The proposed rules do not seem to establish a specific standard by which to judge the cost-effectiveness of any programs. We would suggest adding some language that requires that the costs of any program be judged by a cost effectiveness test. We would suggest adding language that allows LDCs to use either the utility cost test, total resource cost or program administrator test, which are common standards in the utility world. While we recognize the ECP policies for the state are in their nascent stages of development, we believe it is important for the Commission to require that any programs offered to customers should be cost-effective at the program level. Programs should provide a benefit/cost analysis and if each ECP for a participated LDC are not greater than 1.0 on the Total Resource Cost (TRC) Test the programs be rejected and re-evaluated by LDC to ensure there is a benefit to the consumers before being approved by the Commission. Additionally, for the initial application for an ECP, we recommend that the LDC’s provide a similar analysis on their annual reporting to the Commission, however, they will be allowed to continue until re applying for that ECP.
A Societal Benefit Test could also be useful, but in general this more “liberal” test has not been used at the state level in Texas in other proceedings. Instead we would focus on the other tests.
Require a consultant or third-party to annually assess the programs.
While the rule doesn’t prohibit such a process, we think the program would be improved by requiring an annual EMV process. Adding a provision for the measurement, verification, and quantification of the proposed programs once implemented to monitor gas savings or benefits to customers that would inform future ECP measure and program choices. Without such a process, it will be impossible to assure that the measures included in a LDC’s ECP are effectively reducing gas consumption or cost effective in reducing consumption. In the case of the PUCT, such an evaluation is required for electric utilities. Thus, the ECP should require program evaluation by a third party to verify and report on performance of the program and measures and ensure the cost effectiveness and efficacy of the program.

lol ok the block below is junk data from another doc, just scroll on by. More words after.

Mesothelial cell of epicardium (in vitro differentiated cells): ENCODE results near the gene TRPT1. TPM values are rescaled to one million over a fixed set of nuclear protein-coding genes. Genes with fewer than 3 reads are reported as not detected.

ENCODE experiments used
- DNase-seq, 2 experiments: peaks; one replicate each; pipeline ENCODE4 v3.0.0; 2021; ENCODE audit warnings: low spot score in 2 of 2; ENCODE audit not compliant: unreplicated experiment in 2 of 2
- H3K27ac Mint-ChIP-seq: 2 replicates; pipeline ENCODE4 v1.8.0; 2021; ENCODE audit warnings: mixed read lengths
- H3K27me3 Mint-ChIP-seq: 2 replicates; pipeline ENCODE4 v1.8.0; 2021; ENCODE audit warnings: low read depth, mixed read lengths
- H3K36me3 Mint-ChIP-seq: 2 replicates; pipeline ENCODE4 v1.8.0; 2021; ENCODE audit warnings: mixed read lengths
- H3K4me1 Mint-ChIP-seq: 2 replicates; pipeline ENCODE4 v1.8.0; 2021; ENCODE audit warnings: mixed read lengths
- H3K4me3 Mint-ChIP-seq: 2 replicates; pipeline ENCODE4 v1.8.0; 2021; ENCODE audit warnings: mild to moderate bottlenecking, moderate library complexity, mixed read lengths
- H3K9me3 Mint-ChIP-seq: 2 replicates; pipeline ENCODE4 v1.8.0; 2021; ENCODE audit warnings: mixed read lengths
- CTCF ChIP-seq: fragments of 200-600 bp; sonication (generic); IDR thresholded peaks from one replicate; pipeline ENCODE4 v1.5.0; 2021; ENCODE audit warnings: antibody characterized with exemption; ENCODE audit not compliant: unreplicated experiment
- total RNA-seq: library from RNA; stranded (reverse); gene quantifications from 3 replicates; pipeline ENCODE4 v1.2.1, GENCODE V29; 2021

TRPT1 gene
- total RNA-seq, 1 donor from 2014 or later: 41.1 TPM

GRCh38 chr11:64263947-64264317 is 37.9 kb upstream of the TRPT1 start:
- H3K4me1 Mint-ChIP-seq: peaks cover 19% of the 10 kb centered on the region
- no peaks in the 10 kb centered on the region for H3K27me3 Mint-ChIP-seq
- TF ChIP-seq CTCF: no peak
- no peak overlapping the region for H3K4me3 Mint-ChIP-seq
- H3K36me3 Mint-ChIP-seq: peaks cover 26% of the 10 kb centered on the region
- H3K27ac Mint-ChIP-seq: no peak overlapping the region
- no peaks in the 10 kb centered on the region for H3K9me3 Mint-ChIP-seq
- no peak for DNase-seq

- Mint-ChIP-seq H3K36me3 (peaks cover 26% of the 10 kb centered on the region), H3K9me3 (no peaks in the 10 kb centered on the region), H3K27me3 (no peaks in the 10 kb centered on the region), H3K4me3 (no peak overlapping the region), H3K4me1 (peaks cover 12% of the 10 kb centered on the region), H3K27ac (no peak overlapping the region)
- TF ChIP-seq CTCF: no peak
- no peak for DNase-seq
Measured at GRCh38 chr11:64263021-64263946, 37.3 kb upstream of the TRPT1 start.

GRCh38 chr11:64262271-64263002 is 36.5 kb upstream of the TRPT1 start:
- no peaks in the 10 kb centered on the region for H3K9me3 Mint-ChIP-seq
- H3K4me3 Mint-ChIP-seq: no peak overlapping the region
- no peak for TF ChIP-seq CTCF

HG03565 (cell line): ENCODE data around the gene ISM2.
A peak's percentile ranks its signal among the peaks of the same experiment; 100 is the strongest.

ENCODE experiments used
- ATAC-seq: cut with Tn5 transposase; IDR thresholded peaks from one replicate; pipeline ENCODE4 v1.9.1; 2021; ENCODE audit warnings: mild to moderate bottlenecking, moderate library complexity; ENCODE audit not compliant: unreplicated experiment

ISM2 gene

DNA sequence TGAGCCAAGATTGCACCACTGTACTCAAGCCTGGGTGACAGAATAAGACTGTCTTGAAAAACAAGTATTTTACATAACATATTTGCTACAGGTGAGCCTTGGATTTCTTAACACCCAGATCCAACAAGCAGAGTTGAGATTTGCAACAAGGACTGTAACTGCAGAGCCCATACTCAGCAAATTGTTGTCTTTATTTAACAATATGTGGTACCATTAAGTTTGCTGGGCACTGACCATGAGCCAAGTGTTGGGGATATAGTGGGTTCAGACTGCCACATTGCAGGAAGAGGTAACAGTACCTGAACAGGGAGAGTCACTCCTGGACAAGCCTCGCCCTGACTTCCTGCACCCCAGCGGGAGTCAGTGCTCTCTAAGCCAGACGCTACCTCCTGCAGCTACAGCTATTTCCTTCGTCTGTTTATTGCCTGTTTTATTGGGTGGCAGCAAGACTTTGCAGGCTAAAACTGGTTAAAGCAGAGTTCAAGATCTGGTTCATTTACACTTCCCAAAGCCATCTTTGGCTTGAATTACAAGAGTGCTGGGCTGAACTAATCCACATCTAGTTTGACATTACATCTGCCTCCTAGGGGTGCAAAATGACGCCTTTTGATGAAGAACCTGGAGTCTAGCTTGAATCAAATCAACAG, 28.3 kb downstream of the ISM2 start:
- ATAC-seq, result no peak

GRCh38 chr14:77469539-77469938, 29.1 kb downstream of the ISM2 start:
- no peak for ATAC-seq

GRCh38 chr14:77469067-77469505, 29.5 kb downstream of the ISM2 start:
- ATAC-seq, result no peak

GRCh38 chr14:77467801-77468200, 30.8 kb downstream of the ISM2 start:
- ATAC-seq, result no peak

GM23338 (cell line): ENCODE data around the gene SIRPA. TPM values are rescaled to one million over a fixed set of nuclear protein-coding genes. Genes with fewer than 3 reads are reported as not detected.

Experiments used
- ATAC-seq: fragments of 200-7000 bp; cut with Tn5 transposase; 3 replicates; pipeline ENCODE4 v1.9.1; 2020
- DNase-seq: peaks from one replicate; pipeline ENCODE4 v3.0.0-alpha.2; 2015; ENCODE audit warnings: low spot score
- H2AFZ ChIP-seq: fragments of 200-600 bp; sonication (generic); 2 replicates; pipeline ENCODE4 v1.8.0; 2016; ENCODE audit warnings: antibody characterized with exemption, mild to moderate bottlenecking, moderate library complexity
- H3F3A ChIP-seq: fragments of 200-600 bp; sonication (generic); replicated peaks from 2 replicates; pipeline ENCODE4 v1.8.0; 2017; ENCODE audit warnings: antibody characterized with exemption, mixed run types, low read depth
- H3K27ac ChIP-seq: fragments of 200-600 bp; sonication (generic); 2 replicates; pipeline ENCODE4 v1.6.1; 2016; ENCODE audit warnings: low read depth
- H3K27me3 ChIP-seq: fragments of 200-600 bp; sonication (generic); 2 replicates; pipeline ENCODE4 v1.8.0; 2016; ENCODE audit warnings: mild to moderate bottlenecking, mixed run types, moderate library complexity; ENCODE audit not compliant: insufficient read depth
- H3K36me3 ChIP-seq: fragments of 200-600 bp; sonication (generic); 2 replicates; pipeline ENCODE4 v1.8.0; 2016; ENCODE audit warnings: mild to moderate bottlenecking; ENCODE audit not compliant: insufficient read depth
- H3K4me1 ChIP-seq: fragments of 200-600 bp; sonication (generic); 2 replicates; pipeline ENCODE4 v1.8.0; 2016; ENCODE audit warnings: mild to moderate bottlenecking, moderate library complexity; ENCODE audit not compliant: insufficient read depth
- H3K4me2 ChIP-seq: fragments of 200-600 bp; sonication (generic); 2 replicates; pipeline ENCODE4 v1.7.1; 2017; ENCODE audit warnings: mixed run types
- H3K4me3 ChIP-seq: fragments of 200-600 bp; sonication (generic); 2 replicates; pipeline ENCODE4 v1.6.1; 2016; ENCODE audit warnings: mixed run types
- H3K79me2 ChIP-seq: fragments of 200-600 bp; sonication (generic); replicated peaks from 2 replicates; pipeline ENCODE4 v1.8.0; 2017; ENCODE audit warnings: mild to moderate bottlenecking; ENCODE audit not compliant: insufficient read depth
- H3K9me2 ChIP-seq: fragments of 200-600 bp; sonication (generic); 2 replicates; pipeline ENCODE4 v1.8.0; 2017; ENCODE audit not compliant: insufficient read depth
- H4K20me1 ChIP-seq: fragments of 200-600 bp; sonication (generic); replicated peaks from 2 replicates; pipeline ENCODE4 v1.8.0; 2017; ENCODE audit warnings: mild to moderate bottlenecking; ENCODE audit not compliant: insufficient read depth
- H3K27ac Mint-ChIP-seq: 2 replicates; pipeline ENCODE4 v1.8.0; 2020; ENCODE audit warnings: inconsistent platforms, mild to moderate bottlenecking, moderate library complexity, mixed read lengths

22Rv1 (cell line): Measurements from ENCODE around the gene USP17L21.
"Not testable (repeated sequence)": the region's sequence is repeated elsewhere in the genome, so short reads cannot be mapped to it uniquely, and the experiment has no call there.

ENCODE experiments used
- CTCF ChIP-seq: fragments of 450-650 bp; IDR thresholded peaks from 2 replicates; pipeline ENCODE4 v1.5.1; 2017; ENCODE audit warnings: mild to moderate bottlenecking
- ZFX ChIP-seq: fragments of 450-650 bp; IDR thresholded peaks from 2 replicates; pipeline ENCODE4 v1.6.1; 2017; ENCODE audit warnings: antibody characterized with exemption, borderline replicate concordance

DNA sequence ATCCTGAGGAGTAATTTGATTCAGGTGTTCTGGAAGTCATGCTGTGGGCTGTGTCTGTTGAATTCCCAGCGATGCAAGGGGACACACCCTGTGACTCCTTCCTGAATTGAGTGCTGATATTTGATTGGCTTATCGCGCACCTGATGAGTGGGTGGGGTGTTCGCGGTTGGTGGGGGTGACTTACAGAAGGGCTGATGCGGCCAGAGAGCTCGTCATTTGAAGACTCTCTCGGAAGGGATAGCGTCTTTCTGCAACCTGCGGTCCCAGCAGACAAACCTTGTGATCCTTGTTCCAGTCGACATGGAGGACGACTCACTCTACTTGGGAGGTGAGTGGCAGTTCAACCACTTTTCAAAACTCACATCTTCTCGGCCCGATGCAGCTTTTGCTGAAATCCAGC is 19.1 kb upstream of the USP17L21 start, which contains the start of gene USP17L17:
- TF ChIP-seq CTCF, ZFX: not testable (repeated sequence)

Create a participatory process.
Require LDCs to develop a public input and outreach program for their programs, and accessible information on their website. There is language in statute requiring a public input process, but we do not see any specific language in the rule about how LDCs must list their programs, and how they can make suggestions. We would suggest requiring LDCs to list their proposed programs and plan on their website, and requiring them as part of the application process to have a public outreach and input plan.
Create a participatory stakeholder input process.